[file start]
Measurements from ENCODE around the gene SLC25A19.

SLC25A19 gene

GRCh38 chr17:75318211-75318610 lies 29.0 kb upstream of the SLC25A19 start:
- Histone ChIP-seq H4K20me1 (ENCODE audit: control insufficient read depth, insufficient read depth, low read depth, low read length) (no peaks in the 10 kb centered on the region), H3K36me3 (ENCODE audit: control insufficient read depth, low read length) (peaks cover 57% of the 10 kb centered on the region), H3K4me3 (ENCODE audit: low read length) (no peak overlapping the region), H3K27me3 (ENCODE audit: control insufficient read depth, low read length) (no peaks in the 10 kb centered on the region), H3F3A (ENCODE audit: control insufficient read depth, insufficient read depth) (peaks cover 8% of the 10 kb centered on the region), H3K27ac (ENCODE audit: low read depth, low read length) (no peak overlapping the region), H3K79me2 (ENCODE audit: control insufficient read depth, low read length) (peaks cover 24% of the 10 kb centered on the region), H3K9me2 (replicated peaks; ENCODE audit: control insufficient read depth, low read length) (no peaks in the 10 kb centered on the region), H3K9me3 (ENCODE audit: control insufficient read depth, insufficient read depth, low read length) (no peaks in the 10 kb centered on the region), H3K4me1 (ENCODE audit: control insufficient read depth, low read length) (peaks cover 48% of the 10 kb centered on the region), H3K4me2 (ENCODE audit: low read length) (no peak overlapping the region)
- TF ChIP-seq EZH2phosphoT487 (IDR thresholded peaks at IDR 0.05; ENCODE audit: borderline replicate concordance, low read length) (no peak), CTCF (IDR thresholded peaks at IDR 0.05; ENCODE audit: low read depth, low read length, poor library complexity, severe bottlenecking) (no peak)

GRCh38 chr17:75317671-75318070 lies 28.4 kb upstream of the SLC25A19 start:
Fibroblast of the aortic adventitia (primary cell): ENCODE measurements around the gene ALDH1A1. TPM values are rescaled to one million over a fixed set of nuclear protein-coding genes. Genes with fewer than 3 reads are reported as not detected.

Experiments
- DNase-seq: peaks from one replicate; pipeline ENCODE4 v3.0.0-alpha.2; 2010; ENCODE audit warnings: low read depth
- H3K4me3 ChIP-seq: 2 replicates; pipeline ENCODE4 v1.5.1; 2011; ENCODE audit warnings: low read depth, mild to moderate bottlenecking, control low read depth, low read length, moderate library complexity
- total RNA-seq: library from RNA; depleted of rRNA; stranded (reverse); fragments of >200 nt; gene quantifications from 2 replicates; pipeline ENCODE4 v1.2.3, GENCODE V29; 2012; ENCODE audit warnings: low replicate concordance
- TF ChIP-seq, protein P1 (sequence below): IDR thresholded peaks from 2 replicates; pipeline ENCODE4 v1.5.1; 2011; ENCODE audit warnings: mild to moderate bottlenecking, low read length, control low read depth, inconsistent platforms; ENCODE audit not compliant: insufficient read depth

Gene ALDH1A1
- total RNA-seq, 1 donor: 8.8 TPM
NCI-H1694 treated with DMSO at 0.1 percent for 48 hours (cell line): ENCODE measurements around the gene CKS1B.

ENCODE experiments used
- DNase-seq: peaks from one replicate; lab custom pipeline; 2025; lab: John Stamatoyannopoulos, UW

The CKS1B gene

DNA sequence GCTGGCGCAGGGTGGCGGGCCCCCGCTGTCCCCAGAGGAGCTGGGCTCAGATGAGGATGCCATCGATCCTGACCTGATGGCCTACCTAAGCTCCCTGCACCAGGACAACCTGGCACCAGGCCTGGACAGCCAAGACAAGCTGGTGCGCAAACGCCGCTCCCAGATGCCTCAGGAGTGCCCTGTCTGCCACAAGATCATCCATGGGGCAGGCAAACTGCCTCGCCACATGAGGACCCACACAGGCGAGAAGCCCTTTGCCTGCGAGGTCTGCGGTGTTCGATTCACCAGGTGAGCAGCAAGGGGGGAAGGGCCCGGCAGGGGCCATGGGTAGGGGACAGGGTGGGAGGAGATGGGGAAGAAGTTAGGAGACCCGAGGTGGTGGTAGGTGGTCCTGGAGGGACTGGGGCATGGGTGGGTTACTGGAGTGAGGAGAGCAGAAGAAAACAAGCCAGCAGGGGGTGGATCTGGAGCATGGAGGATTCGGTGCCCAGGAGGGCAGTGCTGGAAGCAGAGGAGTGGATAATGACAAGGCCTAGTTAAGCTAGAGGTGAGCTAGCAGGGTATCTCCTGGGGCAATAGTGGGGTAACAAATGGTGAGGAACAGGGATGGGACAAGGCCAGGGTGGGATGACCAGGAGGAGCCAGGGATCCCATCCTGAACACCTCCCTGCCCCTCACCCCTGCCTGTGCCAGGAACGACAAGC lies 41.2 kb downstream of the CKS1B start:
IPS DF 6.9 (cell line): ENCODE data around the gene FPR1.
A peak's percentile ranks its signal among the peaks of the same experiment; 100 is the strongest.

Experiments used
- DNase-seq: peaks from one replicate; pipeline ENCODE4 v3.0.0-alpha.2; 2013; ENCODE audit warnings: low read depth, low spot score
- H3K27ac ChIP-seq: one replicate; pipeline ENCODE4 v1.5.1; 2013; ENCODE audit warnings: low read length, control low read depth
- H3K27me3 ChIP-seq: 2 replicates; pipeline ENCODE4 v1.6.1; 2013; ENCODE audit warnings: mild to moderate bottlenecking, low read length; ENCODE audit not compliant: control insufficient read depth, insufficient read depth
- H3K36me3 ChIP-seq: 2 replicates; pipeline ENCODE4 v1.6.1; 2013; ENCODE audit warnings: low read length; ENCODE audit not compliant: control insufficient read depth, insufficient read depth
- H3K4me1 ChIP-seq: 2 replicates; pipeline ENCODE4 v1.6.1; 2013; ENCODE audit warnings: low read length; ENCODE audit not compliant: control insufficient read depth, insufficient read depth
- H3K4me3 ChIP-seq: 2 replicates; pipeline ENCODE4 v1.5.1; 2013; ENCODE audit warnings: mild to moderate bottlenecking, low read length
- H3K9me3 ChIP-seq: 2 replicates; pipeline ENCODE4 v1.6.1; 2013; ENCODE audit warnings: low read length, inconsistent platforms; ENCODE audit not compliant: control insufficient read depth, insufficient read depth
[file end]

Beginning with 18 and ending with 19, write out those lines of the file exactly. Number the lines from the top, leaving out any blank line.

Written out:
The CKS1B gene

DNA sequence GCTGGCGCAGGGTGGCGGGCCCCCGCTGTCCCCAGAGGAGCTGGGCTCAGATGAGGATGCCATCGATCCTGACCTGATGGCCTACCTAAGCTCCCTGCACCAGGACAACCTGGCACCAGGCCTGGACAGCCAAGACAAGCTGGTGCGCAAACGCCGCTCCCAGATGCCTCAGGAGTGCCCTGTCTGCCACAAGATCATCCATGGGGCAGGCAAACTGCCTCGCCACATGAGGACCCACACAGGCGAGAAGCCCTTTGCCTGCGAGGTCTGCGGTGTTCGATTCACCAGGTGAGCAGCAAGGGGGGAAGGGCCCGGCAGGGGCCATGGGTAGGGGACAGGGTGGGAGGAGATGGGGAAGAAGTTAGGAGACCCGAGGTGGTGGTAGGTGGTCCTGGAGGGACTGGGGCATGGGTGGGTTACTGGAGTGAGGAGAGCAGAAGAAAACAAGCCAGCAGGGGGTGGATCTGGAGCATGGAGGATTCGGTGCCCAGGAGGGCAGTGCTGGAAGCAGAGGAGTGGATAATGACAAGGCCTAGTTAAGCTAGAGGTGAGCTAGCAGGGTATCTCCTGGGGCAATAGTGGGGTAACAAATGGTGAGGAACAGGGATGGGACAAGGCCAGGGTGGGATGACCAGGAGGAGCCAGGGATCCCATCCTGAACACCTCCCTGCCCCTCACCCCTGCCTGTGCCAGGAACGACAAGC lies 41.2 kb downstream of the CKS1B start: